When Chaldea, India, and China were reached, the journey was finally over. The Indian Bal Gangadhar Tilak (1856–1920), who wrote The Arctic Home in the Vedas while in prison in 1897 for publishing anti-British material in his newspaper The Kesan, also thought that people should have a home in the Arctic.
Published in 1903, Tilak’s book focuses on the age and original location of the Indian Vedic civilization, from its beginnings in the Arctic around 10,000 BC to its destruction during the last Ice Age; the migration to northern Europe and Asia in 8000-5000 BC and the writing of the Vedic hymns; the loss of the Arctic traditions around 3000-1400 BC; and the Pre-Buddhist period in 1400-500 BC.
Tilak’s reading of the ancient Vedic texts, which talked about a place where the gods lived and the sun rose and set once a year, backed up his claim that there was a prehistoric home in the far north. Godwin says this about Tilak’s understanding of the Vedic hymns: “The hymns are full of images that don’t make sense in the context of a daily sunrise, like the Thirty Dawn-Sisters spinning around like a wheel” and the “Dawn of Many Days” that comes before the sun rising. But if you put them on the North Pole, they make perfect sense.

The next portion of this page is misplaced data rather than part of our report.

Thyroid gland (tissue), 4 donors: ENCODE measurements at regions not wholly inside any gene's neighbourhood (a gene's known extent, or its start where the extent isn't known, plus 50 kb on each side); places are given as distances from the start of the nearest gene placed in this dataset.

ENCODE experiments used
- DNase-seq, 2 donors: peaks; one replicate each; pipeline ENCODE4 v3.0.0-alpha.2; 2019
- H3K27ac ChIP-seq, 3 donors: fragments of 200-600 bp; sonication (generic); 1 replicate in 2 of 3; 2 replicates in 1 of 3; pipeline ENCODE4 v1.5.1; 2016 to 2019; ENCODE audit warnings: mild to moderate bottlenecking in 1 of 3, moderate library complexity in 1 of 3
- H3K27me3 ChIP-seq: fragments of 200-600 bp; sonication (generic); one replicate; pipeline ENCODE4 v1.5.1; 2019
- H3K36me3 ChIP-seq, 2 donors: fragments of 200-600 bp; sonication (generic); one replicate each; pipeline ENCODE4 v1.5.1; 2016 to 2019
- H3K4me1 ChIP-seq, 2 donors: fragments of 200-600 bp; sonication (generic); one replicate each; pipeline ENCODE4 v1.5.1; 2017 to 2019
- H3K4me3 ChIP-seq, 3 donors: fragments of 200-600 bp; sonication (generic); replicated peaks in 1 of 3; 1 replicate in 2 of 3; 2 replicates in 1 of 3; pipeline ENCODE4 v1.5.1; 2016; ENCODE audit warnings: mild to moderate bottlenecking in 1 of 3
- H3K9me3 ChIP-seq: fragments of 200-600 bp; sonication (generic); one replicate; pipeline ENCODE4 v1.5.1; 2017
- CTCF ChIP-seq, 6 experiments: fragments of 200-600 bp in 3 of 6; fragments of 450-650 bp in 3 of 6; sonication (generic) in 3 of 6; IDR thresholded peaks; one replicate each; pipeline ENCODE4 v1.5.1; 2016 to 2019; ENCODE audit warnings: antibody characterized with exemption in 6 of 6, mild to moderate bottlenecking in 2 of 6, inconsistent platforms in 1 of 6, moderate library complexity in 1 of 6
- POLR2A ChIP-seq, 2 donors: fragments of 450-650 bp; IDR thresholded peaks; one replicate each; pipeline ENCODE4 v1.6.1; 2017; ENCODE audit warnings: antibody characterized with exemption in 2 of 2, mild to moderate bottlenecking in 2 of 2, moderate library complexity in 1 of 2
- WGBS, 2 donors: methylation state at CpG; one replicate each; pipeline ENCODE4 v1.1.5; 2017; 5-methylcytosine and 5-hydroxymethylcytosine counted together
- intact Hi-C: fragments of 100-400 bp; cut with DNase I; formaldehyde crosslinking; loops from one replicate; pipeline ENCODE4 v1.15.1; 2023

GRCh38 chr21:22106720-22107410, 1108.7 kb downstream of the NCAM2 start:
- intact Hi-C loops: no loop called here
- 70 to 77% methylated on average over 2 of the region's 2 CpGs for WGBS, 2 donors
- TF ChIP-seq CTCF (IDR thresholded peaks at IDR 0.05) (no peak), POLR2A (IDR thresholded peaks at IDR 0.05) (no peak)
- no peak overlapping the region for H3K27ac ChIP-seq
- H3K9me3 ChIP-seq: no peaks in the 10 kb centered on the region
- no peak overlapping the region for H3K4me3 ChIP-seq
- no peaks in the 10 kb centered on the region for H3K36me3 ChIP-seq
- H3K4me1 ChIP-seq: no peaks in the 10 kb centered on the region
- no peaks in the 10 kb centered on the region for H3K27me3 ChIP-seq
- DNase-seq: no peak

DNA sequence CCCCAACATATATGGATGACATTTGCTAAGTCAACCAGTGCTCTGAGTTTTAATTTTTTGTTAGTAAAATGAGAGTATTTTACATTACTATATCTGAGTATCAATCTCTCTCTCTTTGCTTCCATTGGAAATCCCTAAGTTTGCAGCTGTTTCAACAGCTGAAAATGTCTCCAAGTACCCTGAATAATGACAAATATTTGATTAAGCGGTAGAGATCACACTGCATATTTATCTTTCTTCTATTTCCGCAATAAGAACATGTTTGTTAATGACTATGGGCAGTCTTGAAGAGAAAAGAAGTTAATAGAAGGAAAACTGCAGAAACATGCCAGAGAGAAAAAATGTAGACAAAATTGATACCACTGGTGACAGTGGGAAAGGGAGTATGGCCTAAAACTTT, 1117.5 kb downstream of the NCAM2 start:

At least 30 days before the sun rose every year, its light could be seen as it circled below the horizon. One can imagine how excited the people were as the light on the wheel got brighter and the long winter night came to an end.
H. S. Spencer, a Zoroastrian scholar, built on Tilak’s ideas about where people came from in his 1965 book The Aryan Ecliptic Cycle. In this book, Spencer looks at the Zoroastrian scriptures in much the same way that Tilak looked at the Vedic scriptures. Spencer drew a parallel between things that happened in the Bible and the way the sun moved during the precession of the equinoxes. (At this point, we should take a moment to look at what’s going on. The Earth’s axis of rotation is not in a straight line with the plane where the rest of the Solar System is. Instead, it is tilted by 23 1/2°. Due to the Sun and Moon’s and Earth’s gravitational pulls, the axis of the Earth’s rotation “wobbles” or, to be more precise, moves in a circle. As the planet spins, so does its axis. Once every 26,000 years, the two make a full circle. In this way, Spencer was able to date the events in the Zoroastrian scriptures with a lot of accuracy. Spencer said that the first time Aryans lived in the polar regions was in the year 25,628 BC.
This was during the Interglacial Age. The Aryans had to leave their home country because it kept getting colder and more dangerous, and huge reptiles started to show up. (How the reptiles could have lived in the cold is a different question.) Spencer says that the beginning of the Ice Age, which drove the Aryans away from their nice home, was just one of several global disasters that brought down at least three other ancient civilizations: Atlantis, Lemuria, and the people who lived where the Gobi Desert is now. Spencer says that the great civilizations of Egypt, Sumer, and Babylon were shaped by the Aryan tradition.